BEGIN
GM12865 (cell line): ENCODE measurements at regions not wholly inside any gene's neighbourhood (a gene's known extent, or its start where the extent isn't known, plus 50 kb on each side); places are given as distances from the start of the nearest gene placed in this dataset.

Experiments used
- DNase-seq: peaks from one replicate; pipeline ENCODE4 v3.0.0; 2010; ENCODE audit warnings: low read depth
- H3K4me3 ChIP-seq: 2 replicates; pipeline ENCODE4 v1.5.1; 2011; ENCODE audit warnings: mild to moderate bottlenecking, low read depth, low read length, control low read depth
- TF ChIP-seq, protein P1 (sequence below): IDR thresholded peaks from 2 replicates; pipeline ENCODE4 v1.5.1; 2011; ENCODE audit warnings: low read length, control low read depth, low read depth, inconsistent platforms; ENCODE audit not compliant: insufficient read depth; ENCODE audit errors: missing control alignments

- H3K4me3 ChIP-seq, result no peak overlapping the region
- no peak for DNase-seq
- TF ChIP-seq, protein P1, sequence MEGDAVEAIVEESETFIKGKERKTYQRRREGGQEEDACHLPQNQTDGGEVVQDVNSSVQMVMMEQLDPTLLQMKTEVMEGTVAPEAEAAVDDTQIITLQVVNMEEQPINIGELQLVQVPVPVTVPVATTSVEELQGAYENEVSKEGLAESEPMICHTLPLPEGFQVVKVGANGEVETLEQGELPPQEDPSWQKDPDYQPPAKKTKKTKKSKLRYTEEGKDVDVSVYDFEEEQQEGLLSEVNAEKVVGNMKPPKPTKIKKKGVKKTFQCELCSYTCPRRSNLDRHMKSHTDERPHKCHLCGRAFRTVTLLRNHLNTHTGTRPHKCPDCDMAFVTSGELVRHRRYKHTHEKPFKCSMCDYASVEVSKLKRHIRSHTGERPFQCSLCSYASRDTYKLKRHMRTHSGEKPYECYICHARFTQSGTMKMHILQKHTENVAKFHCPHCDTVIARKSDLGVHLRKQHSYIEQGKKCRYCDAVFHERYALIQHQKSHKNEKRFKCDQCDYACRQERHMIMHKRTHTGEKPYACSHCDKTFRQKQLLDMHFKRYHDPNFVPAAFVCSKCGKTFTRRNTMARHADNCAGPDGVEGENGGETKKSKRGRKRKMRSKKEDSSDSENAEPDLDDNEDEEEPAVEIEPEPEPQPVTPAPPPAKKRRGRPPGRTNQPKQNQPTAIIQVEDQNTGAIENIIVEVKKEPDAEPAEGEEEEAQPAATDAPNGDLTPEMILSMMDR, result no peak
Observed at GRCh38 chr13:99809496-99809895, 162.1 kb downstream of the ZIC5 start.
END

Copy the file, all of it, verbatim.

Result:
GM12865 (cell line): ENCODE measurements at regions not wholly inside any gene's neighbourhood (a gene's known extent, or its start where the extent isn't known, plus 50 kb on each side); places are given as distances from the start of the nearest gene placed in this dataset.

Experiments used
- DNase-seq: peaks from one replicate; pipeline ENCODE4 v3.0.0; 2010; ENCODE audit warnings: low read depth
- H3K4me3 ChIP-seq: 2 replicates; pipeline ENCODE4 v1.5.1; 2011; ENCODE audit warnings: mild to moderate bottlenecking, low read depth, low read length, control low read depth
- TF ChIP-seq, protein P1 (sequence below): IDR thresholded peaks from 2 replicates; pipeline ENCODE4 v1.5.1; 2011; ENCODE audit warnings: low read length, control low read depth, low read depth, inconsistent platforms; ENCODE audit not compliant: insufficient read depth; ENCODE audit errors: missing control alignments

- H3K4me3 ChIP-seq, result no peak overlapping the region
- no peak for DNase-seq
- TF ChIP-seq, protein P1, sequence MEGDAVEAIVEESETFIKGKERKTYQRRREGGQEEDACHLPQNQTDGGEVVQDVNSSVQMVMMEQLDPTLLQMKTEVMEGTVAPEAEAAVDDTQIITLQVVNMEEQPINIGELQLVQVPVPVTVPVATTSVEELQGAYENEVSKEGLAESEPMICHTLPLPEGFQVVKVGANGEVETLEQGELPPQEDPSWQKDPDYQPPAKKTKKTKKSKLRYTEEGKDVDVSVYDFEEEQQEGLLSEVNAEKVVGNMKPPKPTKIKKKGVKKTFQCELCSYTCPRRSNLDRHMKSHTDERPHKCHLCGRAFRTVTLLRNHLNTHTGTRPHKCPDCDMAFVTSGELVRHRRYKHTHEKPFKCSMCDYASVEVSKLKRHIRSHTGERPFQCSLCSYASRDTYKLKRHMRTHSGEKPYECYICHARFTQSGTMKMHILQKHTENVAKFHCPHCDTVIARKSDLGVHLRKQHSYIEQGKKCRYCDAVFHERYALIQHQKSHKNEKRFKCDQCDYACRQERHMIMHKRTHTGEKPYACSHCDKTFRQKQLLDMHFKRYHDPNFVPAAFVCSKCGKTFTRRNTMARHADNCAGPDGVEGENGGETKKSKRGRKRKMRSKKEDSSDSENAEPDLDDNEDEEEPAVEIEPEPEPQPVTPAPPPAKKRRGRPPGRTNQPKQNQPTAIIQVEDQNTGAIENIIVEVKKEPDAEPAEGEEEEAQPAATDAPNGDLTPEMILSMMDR, result no peak
Observed at GRCh38 chr13:99809496-99809895, 162.1 kb downstream of the ZIC5 start.